Here's a neat kitchen storage idea - turn a kitchen trolley into a moveable work bench or cooking aid. Whether it's used to house glasses, bottles and decanters for cocktails or herb planters, oils, spices and a pestle and mortar, this is a great way to store special kit that you use a lot in your kitchen space.
21. Opt for open-shelving
In a shabby chic kitchen, storage doubles as a design feature. White painted open shelving - which mimics the look of traditional country dressers - suits the relaxed style of this kitchen, while providing a neutral home for the mix-and-match china and storage jars that add character to this room. Below the worktop and butler sink, panelled cabinets hide away bulkier kitchen items so that the space still feels tidy.
22. Hang pans from a rail
If your built-in kitchen storage is limited, free up space in cabinets by hanging colourful or patterned mugs and tea cups on a wall-fixed rustic wooden rack. Not only is this a practical way to utilise space – and always have a mug on hand for a cuppa - but it also makes an interesting decorative feature in a neutral kitchen space.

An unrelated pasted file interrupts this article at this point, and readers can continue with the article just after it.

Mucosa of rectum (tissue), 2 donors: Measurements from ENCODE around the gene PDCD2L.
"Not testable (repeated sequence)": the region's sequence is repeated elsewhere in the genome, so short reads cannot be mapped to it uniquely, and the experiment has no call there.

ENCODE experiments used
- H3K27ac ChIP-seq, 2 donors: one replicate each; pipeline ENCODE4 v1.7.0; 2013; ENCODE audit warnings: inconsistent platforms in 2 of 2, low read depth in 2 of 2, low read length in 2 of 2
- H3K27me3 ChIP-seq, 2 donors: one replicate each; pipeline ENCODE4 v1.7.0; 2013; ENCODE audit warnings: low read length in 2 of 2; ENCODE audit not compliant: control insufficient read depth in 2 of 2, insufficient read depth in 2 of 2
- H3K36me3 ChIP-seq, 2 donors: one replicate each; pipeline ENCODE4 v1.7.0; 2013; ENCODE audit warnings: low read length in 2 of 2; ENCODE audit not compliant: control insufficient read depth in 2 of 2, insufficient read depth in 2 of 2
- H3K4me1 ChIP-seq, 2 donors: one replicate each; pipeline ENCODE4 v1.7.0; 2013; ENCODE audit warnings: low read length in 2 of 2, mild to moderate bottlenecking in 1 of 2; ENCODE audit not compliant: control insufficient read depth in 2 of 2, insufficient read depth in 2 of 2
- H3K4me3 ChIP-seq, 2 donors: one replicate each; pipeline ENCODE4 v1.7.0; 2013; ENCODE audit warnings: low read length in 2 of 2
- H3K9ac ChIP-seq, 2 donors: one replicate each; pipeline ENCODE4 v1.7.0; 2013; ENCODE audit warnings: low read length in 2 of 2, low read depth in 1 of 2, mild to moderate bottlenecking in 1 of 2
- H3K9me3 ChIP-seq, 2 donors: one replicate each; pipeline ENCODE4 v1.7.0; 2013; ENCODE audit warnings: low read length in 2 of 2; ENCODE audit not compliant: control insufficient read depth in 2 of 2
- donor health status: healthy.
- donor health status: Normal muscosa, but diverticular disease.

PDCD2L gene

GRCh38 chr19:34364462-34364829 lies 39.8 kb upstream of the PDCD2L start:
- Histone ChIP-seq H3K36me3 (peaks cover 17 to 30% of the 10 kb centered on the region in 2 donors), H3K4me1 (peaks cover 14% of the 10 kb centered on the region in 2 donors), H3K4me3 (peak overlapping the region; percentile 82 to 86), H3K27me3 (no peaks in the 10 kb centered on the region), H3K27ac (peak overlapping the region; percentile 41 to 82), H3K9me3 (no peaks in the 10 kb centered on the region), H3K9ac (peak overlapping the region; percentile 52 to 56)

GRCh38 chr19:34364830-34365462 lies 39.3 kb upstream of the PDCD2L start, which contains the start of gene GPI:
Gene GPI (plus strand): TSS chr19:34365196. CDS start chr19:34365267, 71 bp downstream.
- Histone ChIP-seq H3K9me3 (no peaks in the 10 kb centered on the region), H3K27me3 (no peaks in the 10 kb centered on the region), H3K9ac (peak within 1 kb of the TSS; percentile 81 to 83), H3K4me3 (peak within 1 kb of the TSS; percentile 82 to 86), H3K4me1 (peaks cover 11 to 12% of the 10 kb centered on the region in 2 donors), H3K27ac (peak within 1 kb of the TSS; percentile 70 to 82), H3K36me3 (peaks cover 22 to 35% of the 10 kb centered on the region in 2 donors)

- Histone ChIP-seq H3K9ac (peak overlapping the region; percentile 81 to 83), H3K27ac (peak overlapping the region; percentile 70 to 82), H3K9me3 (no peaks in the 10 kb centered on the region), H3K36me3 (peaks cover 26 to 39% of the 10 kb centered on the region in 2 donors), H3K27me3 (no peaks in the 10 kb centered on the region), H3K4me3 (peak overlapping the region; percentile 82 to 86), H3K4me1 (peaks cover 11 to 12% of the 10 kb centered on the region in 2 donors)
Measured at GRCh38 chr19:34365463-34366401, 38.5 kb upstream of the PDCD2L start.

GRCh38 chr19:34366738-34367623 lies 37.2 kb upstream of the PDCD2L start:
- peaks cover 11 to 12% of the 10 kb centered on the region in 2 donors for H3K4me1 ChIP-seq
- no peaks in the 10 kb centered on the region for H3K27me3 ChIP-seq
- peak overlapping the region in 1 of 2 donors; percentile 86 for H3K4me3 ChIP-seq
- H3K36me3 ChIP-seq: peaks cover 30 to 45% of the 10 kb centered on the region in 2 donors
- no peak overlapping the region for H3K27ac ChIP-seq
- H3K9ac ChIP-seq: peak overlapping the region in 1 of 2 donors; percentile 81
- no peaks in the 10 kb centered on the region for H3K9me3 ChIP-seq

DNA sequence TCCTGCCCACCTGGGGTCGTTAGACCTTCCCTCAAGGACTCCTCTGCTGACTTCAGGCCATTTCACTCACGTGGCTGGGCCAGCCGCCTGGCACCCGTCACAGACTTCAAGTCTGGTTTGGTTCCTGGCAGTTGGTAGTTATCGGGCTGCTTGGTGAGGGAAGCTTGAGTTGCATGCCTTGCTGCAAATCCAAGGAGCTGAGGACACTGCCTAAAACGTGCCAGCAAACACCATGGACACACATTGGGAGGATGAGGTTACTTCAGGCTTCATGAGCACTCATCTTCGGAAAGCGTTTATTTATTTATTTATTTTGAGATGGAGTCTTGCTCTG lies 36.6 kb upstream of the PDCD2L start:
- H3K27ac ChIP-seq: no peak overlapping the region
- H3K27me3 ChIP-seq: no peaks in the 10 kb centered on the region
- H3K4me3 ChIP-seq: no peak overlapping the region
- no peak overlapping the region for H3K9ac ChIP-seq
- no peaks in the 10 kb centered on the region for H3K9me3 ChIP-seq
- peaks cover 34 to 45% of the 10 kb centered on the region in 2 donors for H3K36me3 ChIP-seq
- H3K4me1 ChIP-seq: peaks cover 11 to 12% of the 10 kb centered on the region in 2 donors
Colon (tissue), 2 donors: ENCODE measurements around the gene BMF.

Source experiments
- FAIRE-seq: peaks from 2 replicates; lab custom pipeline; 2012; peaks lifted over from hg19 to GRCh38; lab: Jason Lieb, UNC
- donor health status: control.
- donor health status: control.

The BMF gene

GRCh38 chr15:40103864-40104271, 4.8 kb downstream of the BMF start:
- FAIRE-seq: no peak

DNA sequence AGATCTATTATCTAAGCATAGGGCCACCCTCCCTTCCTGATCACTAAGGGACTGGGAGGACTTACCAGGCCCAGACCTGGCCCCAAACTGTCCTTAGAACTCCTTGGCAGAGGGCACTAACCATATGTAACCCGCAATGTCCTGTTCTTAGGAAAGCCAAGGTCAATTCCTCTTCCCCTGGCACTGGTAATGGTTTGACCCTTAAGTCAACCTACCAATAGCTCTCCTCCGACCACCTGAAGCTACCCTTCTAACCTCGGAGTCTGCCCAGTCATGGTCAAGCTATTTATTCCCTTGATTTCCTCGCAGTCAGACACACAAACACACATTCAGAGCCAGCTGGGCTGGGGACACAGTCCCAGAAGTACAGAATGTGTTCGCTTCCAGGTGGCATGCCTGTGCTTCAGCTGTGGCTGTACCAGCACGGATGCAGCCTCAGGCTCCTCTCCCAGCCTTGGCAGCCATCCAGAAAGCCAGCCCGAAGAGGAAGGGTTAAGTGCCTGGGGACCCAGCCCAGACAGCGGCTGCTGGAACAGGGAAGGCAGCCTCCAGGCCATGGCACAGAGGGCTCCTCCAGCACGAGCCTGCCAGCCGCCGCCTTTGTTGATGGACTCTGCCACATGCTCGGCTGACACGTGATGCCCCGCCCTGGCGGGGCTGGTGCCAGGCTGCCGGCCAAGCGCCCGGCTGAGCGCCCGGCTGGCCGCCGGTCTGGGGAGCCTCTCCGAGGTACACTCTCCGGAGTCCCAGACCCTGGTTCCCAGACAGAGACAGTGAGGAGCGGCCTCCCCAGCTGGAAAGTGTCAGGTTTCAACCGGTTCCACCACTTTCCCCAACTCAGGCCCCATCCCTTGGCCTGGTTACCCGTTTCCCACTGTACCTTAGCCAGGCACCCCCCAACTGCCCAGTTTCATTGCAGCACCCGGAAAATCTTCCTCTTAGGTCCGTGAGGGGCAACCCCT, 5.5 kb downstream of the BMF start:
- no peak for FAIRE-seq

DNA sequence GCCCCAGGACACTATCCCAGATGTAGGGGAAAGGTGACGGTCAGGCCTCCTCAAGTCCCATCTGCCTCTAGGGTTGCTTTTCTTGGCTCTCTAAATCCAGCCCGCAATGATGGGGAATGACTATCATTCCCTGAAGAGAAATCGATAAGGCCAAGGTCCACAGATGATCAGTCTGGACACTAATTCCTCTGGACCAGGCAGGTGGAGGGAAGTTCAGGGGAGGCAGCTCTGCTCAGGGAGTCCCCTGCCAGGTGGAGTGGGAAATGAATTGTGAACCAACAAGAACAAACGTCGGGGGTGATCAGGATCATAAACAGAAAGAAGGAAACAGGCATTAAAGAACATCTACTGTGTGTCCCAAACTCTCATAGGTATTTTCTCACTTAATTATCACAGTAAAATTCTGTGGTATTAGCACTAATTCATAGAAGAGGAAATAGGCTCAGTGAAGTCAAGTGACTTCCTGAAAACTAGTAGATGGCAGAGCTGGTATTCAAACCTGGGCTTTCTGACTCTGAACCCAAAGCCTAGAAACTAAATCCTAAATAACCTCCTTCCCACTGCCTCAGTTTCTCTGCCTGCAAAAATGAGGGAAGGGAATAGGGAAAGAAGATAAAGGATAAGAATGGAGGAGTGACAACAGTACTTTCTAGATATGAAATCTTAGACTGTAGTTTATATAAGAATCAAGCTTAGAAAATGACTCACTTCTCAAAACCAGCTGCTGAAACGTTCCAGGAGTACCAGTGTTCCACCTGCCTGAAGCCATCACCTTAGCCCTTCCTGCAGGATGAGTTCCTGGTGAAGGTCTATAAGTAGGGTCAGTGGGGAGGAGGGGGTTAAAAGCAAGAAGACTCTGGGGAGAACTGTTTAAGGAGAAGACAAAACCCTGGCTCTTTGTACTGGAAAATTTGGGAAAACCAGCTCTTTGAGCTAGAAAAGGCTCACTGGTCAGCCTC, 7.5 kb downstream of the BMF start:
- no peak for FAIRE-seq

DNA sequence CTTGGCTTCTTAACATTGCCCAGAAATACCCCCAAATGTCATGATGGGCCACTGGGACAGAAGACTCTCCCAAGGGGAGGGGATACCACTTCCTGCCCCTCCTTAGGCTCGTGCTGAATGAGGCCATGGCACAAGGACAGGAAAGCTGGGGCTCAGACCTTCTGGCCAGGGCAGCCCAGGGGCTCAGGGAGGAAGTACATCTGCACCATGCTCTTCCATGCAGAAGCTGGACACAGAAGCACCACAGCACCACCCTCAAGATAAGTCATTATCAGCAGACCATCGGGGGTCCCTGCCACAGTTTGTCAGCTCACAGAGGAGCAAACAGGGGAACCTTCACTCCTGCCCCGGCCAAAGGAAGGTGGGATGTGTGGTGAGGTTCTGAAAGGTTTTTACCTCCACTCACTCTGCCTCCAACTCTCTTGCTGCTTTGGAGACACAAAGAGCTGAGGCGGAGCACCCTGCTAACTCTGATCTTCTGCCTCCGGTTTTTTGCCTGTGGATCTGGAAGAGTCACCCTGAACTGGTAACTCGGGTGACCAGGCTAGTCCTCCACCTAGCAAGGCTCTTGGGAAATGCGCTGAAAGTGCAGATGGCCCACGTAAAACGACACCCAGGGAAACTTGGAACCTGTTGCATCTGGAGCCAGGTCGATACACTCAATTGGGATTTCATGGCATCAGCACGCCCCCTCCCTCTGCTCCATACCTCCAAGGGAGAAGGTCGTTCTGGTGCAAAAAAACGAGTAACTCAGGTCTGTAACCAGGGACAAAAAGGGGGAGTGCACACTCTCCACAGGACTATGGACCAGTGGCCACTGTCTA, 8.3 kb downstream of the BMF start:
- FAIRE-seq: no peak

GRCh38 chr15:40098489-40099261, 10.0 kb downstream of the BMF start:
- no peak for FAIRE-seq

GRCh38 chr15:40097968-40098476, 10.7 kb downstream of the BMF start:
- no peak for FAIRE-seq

23. Consider a pantry or larder
A pantry or larder should be close to your fridge and freezer for instance, making it quick and easy to unload groceries. Likewise, in a dream kitchen scenario, china and cutlery should be stored near the dishwasher.
It is usually a good idea to keep storage for glasses and frequently accessed items away from the main cooking area so as not to interrupt the cook while they're creating a culinary masterpiece!
24. Mix freestanding with fixed storage
Use more glass fronted cabinets or open-shelving in non-cooking areas to create a distinction between spaces and prevent the whole room looking like one giant kitchen. Mixing up freestanding and fitted furniture will also help define roles. Stick to one colour palette for a considered look.
25. Use a room divider as storage
The right storage system can double up as a room divider in an open-plan space. Solid, freestanding shelves, that reach almost to the ceiling and are open on both sides can be used to house pots and pans and more attractive serving ware plus dining table essentials.
26. Build storage into your furniture
Use your kitchen cabinetry to introduce a smart alternative storage solution. In this open-plan kitchen idea the back of the kitchen cabinet provides the perfect shell for open shelving, to offer the living room area display shelves.